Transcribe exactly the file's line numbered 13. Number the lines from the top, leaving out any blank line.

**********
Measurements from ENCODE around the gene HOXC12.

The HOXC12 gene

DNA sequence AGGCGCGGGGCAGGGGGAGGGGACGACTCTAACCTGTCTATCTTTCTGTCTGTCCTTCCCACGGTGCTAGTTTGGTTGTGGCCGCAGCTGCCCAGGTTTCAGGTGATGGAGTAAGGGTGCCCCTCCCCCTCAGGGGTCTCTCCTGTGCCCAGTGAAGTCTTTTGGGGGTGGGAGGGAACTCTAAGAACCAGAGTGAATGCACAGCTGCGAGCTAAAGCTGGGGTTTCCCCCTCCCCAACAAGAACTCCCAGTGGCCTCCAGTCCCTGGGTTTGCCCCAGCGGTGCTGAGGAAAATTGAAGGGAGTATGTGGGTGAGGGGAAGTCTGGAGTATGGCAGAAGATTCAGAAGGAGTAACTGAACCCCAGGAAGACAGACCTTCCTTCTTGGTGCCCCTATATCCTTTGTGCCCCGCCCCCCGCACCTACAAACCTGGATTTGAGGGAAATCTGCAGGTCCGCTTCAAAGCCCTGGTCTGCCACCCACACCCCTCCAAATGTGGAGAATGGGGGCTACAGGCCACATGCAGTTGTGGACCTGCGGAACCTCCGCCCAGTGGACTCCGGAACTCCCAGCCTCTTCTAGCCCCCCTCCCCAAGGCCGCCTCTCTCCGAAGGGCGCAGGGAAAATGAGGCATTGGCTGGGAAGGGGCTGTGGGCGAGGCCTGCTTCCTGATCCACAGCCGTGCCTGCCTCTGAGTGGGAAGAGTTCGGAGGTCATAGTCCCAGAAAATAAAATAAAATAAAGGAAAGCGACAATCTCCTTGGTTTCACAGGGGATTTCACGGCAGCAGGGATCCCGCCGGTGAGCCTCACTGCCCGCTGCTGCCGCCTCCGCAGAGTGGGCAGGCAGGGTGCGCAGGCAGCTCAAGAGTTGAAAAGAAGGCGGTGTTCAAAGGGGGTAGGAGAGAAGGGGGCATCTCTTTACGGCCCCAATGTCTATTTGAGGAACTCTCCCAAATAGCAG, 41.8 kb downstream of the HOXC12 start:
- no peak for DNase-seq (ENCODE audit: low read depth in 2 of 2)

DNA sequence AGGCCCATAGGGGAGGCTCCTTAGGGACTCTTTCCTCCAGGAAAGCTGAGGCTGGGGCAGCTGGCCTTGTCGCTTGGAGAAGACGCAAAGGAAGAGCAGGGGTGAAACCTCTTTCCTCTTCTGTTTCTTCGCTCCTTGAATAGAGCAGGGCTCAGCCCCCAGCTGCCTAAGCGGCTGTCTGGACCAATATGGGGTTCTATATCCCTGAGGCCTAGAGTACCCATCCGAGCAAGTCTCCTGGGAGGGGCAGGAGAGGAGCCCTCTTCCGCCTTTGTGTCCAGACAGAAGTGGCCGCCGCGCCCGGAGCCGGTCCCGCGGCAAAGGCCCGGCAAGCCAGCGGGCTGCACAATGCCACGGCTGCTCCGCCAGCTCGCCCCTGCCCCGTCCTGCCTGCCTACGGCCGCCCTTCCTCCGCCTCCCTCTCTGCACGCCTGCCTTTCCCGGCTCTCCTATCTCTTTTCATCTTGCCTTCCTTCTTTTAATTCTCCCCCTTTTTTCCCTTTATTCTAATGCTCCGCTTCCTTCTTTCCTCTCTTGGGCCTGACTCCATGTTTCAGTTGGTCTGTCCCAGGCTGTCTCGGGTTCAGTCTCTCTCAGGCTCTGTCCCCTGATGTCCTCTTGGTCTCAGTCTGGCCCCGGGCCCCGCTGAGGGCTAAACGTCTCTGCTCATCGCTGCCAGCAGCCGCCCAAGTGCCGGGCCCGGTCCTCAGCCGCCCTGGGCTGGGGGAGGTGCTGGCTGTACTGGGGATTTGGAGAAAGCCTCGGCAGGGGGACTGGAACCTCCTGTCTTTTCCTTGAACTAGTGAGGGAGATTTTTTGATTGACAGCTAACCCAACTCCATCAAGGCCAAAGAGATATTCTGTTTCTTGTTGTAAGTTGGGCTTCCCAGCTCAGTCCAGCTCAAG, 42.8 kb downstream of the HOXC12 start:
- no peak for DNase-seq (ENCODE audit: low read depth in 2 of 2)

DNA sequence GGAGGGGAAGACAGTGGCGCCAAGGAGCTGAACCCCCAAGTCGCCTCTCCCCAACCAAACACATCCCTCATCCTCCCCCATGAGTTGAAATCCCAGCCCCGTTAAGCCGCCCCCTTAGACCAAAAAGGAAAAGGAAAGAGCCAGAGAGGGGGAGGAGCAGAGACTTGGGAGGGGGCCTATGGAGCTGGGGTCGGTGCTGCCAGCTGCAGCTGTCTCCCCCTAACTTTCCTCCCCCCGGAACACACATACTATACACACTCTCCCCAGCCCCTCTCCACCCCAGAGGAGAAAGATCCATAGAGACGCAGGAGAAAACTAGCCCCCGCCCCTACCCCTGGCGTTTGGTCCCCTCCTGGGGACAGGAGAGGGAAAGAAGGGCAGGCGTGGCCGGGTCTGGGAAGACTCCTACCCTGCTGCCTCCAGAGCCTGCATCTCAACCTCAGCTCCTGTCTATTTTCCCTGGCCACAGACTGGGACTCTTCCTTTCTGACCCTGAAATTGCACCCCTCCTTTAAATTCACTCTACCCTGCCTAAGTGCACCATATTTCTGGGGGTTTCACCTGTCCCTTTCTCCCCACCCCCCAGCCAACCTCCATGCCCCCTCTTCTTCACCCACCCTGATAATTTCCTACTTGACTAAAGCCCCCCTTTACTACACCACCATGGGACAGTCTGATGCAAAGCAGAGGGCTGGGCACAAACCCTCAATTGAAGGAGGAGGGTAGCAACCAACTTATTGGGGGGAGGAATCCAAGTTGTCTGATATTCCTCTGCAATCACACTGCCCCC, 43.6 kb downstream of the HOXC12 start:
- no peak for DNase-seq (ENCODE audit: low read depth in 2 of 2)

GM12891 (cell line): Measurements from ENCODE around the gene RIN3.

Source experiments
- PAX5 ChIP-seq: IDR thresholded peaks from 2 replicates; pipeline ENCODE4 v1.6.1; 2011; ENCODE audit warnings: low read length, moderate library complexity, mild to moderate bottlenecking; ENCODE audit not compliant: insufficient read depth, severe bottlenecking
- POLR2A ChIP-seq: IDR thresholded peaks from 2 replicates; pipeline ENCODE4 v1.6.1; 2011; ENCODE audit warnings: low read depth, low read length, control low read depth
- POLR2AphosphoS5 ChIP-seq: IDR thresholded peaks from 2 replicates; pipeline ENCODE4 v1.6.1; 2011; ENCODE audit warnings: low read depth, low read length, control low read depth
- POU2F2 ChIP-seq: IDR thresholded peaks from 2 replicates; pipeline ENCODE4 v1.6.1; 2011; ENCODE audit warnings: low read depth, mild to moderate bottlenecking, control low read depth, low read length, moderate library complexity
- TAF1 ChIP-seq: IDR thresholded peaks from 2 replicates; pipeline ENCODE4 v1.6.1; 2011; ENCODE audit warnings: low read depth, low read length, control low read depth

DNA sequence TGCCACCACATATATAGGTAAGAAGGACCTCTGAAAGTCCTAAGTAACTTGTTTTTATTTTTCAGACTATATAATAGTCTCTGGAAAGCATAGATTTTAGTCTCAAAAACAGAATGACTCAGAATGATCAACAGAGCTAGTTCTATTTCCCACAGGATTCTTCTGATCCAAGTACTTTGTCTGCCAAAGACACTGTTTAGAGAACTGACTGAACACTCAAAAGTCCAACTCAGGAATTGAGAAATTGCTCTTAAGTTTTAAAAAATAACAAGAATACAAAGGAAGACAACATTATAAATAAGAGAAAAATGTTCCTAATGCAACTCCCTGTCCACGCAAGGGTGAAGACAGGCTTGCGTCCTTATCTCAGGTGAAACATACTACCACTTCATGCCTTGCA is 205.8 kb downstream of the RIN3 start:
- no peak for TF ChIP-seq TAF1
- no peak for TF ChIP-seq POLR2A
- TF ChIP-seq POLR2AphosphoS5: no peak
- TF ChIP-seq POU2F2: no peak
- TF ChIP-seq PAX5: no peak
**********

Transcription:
- POLR2AphosphoS5 ChIP-seq: IDR thresholded peaks from 2 replicates; pipeline ENCODE4 v1.6.1; 2011; ENCODE audit warnings: low read depth, low read length, control low read depth